Jon Alarcon

Jon Alarcon

Demystifying and Repairing Broken Trust

It almost goes without saying that building trust has always been one of the most important things for companies to prioritize with customers. Without trust, your customers leave, it’s harder to get new ones, and your business wilts.

However, there is a rising front for business leaders to fight the trust battle on: trust with their own employees.

Trust in the workplace is at an all time low…

  • 45% of employees feel their needs are not met at work
  • 34% are actively disengaged
  • 29% are actively looking for a new job

There has always been some form of inherent distrust between employers and employees. After all, the nature of a for profit organization is to maximize profits… which sometimes means having to let go of employees or make cuts that negatively affect them.

So why is it at an all time low now? Well, because Trust needs to be actively maintained and intentionally built. If you are not actively and intentionally building trust, then you are letting it passively erode over time. Many employers are not aware that they are passively breaking trust.

There is an oscillating dynamic in the workplace that usually favors the employer, and it has heavily swung in their direction over the last year. This means that the default state for employees is to be slightly skeptical or untrusting in the workplace. Instead of a healthy tension, there is eroding trust when employers knowingly or unknowingly do or say or don’t do or don’t say the right things. Complex and confusing, right?

Let’s add some clarity and shine a light on what trust looks like in the workplace and why employers should not deprioritize building trust with employees.

Why is it important for employers to build and maintain trust?

Employers that want to attract, motivate, and retain employees must understand the trust dynamics of the workplace. The benefits speak for themselves:

Source: MITSloan Management Review

But also, think about the opposite of this… untrusting employees are significantly less motivated, have much higher absenteeism rates, and are much more likely to be job searching. That same for profit organization mentioned above has every reason to be actively building trust with their employees.

How do we build or break trust?

“Trust” seems like one of those nebulous terms that is hard to define, but you recognize it when you see and feel it. Luckily, there is actually a math formula to help put some shape to it and understand what influences trust:

Source: Trusted Advisors Associates

Some quick definitions:

Trustworthiness (T) – the ability to be relied on as honest or truthful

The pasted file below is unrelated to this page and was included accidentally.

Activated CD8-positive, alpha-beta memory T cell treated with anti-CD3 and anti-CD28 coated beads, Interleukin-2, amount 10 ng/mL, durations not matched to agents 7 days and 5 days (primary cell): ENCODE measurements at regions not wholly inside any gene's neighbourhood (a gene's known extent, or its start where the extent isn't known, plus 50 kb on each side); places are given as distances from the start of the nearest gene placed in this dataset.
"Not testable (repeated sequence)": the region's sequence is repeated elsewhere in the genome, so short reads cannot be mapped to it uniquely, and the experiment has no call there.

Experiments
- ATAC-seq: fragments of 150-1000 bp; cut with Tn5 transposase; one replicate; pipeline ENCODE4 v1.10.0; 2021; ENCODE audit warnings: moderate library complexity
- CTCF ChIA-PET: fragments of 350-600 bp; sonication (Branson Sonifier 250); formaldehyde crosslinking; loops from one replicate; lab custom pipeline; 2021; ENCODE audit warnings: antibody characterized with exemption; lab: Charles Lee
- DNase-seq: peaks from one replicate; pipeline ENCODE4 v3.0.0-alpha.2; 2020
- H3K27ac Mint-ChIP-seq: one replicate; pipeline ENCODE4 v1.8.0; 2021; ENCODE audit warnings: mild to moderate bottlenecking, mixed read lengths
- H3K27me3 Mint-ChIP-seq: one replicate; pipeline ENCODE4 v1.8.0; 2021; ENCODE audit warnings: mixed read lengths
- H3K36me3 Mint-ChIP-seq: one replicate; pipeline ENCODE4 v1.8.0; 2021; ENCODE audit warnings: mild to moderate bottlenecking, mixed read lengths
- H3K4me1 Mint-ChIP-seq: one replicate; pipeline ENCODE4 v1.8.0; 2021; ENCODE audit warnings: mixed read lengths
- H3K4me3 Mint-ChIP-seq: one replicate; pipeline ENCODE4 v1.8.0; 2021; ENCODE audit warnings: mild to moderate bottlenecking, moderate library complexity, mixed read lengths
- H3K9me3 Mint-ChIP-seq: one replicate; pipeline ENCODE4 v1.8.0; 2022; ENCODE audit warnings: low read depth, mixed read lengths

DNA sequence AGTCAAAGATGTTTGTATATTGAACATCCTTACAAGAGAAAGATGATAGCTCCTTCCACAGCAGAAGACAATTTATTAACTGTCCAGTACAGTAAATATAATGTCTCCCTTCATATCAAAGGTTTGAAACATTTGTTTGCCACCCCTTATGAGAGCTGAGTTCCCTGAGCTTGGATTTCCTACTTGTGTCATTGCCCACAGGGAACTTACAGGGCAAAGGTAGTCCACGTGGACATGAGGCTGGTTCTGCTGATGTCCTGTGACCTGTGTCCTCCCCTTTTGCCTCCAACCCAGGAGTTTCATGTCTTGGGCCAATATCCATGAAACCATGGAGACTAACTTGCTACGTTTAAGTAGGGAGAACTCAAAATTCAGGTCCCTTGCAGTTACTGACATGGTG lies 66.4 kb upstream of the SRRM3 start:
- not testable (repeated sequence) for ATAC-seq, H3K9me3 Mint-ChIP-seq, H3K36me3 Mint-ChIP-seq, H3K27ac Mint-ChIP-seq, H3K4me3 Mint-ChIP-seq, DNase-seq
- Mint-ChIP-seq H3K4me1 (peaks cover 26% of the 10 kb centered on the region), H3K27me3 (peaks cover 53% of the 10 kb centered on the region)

Credibility (C) – your words and experience – how believable you are

Reliability (R) – your actions – how dependable you are

Intimacy (I) – closeness and emotions – how safe people feel sharing with you

Self-orientation (S) – your motives and focus – serving yourself vs others

When companies want to increase Trustworthiness (T), usually they focus on increasing the numbers on top (numerator) of the equation. Makes sense, right? Be Credible, Reliable, and foster an environment of Intimacy (safety), and people will trust you.

But don’t forget how important Self-Orientation is in this equation… mathematically, a 1 point increase (or decrease) in Self-orientation has a much bigger impact on Trustworthiness than the other variables.

Fastest Way to Build Trust

So with limited time and resources, where do you focus time and effort to build Trust? As an employer, the fastest way to do this is to decrease your Self-Orientation.

Put another way, increase the focus on what matters to your employees beyond just their work performance. In a workplace context, a heavy emphasis is always put on company goals and objectives. This is really important, but over time if employees see that is the only focus, it becomes clear that they don’t matter as a person. They’re just a number. Trust goes down, fear goes up.

So take the time to understand who they are and what they value as a person. Make it a regular part of your 1:1 meetings with employees. You might find some easy ways to help them make tangible progress toward their life goals.


Employees want to confidently feel and know that leaders are “on their side”. They want to trust not only that they’ll be treated with respect and proper support, but also that their work is helping them get to where they want to go in life.

Instead of creating an either/or environment, create a win-win by decreasing your company’s self-orientation and creating paths for people to achieve their personal goals.

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